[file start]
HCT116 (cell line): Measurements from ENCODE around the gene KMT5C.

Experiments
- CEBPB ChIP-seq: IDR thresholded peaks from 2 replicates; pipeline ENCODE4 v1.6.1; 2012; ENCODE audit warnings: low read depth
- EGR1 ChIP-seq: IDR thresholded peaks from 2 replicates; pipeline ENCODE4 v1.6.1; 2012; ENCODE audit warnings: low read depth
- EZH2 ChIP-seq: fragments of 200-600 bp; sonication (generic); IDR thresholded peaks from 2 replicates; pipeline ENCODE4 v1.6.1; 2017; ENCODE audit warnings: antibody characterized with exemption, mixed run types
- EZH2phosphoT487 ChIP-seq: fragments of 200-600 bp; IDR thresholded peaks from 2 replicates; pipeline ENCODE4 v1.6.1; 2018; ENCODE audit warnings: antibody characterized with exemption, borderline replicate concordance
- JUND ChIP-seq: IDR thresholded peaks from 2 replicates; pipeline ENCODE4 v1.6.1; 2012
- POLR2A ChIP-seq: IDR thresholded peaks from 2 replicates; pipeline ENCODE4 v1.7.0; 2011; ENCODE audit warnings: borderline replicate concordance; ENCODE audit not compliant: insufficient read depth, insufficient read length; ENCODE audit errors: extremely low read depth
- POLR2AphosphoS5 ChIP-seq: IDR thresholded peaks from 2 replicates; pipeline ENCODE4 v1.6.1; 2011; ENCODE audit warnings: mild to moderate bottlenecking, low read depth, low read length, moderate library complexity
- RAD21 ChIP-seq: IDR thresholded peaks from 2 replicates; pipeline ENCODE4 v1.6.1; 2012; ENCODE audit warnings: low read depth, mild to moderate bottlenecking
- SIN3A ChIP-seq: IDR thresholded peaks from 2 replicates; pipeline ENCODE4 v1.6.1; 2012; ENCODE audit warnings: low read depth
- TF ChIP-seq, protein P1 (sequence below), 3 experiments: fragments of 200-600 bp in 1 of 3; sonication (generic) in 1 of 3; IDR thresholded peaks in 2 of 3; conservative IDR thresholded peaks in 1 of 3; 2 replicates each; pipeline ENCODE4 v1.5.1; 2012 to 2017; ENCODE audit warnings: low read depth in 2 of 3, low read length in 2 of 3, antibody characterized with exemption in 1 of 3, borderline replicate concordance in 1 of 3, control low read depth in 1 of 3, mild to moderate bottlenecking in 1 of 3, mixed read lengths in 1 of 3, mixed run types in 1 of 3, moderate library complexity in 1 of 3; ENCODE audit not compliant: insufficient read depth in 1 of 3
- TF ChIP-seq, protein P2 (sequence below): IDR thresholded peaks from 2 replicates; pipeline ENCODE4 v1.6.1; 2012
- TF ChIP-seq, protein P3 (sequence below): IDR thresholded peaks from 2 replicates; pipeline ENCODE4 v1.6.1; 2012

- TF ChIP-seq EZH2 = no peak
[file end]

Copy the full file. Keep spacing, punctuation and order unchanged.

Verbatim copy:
HCT116 (cell line): Measurements from ENCODE around the gene KMT5C.

Experiments
- CEBPB ChIP-seq: IDR thresholded peaks from 2 replicates; pipeline ENCODE4 v1.6.1; 2012; ENCODE audit warnings: low read depth
- EGR1 ChIP-seq: IDR thresholded peaks from 2 replicates; pipeline ENCODE4 v1.6.1; 2012; ENCODE audit warnings: low read depth
- EZH2 ChIP-seq: fragments of 200-600 bp; sonication (generic); IDR thresholded peaks from 2 replicates; pipeline ENCODE4 v1.6.1; 2017; ENCODE audit warnings: antibody characterized with exemption, mixed run types
- EZH2phosphoT487 ChIP-seq: fragments of 200-600 bp; IDR thresholded peaks from 2 replicates; pipeline ENCODE4 v1.6.1; 2018; ENCODE audit warnings: antibody characterized with exemption, borderline replicate concordance
- JUND ChIP-seq: IDR thresholded peaks from 2 replicates; pipeline ENCODE4 v1.6.1; 2012
- POLR2A ChIP-seq: IDR thresholded peaks from 2 replicates; pipeline ENCODE4 v1.7.0; 2011; ENCODE audit warnings: borderline replicate concordance; ENCODE audit not compliant: insufficient read depth, insufficient read length; ENCODE audit errors: extremely low read depth
- POLR2AphosphoS5 ChIP-seq: IDR thresholded peaks from 2 replicates; pipeline ENCODE4 v1.6.1; 2011; ENCODE audit warnings: mild to moderate bottlenecking, low read depth, low read length, moderate library complexity
- RAD21 ChIP-seq: IDR thresholded peaks from 2 replicates; pipeline ENCODE4 v1.6.1; 2012; ENCODE audit warnings: low read depth, mild to moderate bottlenecking
- SIN3A ChIP-seq: IDR thresholded peaks from 2 replicates; pipeline ENCODE4 v1.6.1; 2012; ENCODE audit warnings: low read depth
- TF ChIP-seq, protein P1 (sequence below), 3 experiments: fragments of 200-600 bp in 1 of 3; sonication (generic) in 1 of 3; IDR thresholded peaks in 2 of 3; conservative IDR thresholded peaks in 1 of 3; 2 replicates each; pipeline ENCODE4 v1.5.1; 2012 to 2017; ENCODE audit warnings: low read depth in 2 of 3, low read length in 2 of 3, antibody characterized with exemption in 1 of 3, borderline replicate concordance in 1 of 3, control low read depth in 1 of 3, mild to moderate bottlenecking in 1 of 3, mixed read lengths in 1 of 3, mixed run types in 1 of 3, moderate library complexity in 1 of 3; ENCODE audit not compliant: insufficient read depth in 1 of 3
- TF ChIP-seq, protein P2 (sequence below): IDR thresholded peaks from 2 replicates; pipeline ENCODE4 v1.6.1; 2012
- TF ChIP-seq, protein P3 (sequence below): IDR thresholded peaks from 2 replicates; pipeline ENCODE4 v1.6.1; 2012

- TF ChIP-seq EZH2 = no peak